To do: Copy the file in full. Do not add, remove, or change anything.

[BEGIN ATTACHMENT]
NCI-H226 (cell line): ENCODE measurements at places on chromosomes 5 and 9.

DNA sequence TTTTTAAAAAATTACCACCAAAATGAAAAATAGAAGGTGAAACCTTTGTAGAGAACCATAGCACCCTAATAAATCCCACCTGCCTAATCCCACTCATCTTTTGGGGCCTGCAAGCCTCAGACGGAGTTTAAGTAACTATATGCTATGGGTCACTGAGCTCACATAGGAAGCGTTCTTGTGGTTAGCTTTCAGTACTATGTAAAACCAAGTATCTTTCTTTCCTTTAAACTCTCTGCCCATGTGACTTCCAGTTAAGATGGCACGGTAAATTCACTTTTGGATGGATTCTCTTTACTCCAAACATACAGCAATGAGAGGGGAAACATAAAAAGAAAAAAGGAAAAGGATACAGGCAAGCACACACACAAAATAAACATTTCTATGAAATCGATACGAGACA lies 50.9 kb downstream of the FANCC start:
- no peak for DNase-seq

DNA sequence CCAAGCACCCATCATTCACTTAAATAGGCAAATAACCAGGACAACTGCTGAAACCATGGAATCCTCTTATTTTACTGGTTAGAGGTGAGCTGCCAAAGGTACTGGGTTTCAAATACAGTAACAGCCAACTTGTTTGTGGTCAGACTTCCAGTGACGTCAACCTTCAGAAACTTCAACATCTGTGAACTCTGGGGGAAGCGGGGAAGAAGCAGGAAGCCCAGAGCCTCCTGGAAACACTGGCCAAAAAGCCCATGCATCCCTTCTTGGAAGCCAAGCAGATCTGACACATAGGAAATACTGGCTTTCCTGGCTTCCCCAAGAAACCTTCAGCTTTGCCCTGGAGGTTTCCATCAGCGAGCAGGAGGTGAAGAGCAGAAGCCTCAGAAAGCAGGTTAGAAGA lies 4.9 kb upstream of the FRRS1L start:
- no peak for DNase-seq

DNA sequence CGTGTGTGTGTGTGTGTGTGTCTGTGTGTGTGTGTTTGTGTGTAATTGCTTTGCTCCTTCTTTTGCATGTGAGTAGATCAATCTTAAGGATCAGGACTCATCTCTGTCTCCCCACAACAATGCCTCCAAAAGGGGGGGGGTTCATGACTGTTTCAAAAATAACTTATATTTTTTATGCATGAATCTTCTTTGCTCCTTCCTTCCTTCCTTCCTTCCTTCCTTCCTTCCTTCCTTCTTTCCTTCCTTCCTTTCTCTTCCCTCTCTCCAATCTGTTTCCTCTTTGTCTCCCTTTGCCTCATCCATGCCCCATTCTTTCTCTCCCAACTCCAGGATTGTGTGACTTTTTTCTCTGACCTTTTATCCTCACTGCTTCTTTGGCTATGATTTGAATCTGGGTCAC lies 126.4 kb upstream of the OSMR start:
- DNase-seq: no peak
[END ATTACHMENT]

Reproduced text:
NCI-H226 (cell line): ENCODE measurements at places on chromosomes 5 and 9.

DNA sequence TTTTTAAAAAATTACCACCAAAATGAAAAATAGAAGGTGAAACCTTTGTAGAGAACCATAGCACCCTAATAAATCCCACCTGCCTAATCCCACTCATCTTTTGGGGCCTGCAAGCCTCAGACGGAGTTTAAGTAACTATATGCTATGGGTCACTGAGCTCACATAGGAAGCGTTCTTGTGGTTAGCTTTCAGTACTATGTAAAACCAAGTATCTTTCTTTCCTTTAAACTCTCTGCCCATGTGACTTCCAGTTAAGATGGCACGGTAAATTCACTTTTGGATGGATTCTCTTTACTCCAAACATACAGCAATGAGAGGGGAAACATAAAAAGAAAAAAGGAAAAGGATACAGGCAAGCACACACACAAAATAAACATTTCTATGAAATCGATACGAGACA lies 50.9 kb downstream of the FANCC start:
- no peak for DNase-seq

DNA sequence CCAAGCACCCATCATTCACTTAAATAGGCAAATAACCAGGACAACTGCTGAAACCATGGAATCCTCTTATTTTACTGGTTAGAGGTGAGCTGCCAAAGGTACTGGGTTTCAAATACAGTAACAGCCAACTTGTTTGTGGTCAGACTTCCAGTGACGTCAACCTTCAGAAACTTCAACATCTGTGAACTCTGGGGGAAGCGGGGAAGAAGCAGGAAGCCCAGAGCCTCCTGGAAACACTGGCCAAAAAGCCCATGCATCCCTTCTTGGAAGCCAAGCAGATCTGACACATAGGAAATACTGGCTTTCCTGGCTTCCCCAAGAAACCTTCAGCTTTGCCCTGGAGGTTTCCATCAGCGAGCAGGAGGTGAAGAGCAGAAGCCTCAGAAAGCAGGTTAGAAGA lies 4.9 kb upstream of the FRRS1L start:
- no peak for DNase-seq

DNA sequence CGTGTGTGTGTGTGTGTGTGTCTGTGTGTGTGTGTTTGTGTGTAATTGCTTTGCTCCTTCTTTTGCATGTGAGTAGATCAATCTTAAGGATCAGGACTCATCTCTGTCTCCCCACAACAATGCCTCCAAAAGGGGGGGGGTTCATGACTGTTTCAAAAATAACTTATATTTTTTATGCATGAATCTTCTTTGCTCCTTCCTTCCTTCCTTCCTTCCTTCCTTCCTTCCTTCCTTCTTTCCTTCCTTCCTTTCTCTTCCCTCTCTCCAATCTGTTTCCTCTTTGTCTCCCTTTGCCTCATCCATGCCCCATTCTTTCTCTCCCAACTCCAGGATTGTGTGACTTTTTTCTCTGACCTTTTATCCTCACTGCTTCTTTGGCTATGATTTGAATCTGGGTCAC lies 126.4 kb upstream of the OSMR start:
- DNase-seq: no peak